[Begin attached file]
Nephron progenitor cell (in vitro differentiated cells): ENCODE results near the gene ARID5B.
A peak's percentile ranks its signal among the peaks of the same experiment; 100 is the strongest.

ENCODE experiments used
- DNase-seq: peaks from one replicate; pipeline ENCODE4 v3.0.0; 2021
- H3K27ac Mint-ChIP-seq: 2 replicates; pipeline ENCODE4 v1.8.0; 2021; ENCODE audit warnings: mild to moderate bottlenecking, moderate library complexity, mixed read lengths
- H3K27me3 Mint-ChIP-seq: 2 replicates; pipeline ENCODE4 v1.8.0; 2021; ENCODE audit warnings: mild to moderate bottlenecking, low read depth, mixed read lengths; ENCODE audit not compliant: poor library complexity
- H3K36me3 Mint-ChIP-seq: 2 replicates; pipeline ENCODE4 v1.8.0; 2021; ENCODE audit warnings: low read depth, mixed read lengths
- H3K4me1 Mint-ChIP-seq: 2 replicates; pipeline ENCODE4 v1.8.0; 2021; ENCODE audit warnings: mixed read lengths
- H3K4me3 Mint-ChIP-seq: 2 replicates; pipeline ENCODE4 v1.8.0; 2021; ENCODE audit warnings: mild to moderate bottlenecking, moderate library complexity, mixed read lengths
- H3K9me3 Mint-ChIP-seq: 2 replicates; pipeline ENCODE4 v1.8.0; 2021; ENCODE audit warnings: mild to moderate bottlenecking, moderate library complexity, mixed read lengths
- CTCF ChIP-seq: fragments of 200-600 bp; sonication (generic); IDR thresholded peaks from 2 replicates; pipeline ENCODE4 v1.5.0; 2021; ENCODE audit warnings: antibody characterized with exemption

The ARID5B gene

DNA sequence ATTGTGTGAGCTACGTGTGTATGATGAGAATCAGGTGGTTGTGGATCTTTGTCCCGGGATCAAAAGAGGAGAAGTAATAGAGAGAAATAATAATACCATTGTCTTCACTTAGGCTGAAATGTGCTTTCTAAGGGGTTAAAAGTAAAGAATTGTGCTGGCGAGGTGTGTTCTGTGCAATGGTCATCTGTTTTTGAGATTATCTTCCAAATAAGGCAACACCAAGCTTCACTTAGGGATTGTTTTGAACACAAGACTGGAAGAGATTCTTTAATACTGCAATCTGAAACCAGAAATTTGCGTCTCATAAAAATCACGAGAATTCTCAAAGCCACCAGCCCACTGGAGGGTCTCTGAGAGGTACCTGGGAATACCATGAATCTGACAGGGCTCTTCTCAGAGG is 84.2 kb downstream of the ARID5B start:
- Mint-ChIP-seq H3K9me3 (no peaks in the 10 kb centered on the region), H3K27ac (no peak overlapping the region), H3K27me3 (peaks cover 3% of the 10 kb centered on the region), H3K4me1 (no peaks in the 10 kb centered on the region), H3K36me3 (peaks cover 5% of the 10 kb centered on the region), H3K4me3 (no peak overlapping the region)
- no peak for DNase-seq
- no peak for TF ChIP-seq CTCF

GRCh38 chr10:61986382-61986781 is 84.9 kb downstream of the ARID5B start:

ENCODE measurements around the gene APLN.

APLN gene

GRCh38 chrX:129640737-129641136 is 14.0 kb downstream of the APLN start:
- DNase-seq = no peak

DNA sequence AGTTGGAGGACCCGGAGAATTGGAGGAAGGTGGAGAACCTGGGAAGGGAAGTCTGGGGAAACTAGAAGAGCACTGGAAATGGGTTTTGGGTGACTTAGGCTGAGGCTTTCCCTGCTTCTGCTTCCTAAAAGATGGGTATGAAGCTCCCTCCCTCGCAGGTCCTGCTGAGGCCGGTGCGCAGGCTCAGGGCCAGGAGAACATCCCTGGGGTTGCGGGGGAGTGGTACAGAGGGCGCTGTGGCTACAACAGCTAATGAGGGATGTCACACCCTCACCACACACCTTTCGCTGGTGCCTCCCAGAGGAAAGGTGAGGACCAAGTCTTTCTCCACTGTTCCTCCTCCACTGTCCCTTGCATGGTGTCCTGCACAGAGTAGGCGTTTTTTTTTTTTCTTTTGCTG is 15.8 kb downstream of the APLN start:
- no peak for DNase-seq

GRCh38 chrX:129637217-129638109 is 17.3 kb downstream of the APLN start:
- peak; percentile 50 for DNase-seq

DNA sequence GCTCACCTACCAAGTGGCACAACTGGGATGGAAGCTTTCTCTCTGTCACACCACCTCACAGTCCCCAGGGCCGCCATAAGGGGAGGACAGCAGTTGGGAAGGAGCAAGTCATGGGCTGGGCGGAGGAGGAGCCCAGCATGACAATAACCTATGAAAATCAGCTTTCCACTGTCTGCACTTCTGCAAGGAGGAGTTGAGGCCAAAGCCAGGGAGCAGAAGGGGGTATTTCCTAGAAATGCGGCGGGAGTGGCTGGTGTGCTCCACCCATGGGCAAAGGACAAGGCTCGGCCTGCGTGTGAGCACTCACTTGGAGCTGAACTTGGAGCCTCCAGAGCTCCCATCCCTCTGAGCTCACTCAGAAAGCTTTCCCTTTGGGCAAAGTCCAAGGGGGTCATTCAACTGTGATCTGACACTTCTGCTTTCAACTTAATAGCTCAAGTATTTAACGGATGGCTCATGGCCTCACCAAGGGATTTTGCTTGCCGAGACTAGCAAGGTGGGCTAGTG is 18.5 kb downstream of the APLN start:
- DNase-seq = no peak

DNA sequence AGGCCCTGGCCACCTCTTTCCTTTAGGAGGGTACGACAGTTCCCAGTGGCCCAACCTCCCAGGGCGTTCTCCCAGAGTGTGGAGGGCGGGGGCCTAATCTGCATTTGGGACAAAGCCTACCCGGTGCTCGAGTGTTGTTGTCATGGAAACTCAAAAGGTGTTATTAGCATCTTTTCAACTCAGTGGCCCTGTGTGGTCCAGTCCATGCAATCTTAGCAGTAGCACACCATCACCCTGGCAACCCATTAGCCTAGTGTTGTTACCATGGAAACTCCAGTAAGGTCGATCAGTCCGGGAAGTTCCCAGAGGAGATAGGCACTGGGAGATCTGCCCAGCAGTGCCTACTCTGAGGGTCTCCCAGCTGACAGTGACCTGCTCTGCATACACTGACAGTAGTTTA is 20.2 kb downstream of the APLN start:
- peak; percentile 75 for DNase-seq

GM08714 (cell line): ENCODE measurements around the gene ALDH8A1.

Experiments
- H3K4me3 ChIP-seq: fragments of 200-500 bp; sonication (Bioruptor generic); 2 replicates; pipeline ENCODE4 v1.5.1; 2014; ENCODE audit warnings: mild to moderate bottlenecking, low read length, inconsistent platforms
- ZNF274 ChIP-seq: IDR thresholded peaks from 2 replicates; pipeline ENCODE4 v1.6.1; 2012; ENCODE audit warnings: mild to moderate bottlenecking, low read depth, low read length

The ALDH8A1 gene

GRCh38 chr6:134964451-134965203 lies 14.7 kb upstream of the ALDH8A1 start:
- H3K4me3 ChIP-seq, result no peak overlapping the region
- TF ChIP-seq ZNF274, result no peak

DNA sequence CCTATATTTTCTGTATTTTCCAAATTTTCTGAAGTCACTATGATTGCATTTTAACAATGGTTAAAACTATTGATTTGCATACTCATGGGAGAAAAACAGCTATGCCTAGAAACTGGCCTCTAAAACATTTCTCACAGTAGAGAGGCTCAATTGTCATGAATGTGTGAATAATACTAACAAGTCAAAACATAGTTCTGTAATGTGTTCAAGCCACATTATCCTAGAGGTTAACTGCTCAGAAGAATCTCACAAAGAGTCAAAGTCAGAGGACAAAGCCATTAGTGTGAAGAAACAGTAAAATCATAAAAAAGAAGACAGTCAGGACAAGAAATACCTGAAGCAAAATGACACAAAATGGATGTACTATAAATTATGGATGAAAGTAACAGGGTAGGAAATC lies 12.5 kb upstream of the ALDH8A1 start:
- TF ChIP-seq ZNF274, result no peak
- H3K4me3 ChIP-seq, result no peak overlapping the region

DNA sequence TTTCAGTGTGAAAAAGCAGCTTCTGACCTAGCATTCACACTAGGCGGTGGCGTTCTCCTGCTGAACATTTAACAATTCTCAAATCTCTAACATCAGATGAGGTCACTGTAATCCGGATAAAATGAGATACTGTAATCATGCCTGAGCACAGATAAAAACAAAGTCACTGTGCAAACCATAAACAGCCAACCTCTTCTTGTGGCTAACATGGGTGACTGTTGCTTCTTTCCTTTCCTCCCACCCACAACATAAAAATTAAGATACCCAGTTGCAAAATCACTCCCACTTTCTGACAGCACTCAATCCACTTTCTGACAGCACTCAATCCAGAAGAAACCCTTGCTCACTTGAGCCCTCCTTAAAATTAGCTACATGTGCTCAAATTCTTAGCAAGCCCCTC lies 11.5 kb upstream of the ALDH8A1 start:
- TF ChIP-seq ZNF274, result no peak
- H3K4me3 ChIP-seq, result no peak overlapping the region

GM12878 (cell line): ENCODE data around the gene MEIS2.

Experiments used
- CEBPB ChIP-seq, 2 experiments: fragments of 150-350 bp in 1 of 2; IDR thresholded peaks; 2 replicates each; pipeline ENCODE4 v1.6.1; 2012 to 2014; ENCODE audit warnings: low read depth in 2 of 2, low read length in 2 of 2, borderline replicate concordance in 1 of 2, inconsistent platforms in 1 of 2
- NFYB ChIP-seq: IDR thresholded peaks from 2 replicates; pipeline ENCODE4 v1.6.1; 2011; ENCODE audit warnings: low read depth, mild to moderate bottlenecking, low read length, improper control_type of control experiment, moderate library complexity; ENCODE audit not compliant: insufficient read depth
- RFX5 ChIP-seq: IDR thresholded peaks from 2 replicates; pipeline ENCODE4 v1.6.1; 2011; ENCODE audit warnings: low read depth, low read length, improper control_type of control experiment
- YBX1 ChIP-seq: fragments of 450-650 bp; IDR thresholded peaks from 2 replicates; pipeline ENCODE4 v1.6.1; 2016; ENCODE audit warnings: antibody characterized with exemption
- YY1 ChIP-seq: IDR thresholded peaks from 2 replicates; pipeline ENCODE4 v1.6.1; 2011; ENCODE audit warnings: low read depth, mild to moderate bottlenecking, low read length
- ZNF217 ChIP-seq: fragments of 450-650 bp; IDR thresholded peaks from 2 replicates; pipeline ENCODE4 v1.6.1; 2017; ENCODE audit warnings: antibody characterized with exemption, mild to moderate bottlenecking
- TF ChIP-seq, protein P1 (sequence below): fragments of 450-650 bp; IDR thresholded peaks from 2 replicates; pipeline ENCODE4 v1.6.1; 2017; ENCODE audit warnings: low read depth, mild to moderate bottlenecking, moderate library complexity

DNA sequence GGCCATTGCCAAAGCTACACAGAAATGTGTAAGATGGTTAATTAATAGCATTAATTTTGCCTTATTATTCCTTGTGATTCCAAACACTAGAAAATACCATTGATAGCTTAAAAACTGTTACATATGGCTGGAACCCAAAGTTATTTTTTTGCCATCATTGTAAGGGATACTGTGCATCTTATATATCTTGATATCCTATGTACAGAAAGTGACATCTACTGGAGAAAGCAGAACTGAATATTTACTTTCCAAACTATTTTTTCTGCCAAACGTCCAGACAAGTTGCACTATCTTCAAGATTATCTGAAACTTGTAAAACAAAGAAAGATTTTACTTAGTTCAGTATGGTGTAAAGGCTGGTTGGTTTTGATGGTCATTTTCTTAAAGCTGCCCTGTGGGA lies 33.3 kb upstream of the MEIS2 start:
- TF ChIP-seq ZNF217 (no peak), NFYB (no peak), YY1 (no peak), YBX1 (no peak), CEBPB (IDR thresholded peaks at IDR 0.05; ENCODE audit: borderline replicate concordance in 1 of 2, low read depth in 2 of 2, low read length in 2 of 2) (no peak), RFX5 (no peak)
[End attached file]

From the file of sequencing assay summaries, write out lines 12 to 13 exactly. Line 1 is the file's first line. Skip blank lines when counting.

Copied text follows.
The ARID5B gene

DNA sequence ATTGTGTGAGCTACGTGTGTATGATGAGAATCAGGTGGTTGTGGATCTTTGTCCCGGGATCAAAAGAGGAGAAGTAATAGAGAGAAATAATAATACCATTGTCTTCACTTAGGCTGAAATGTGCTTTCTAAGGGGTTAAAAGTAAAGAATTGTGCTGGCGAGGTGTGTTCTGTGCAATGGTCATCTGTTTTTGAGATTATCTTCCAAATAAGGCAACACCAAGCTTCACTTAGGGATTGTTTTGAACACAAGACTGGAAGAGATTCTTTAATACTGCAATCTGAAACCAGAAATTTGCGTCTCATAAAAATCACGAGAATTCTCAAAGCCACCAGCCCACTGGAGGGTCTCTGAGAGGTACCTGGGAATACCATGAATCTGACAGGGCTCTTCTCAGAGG is 84.2 kb downstream of the ARID5B start: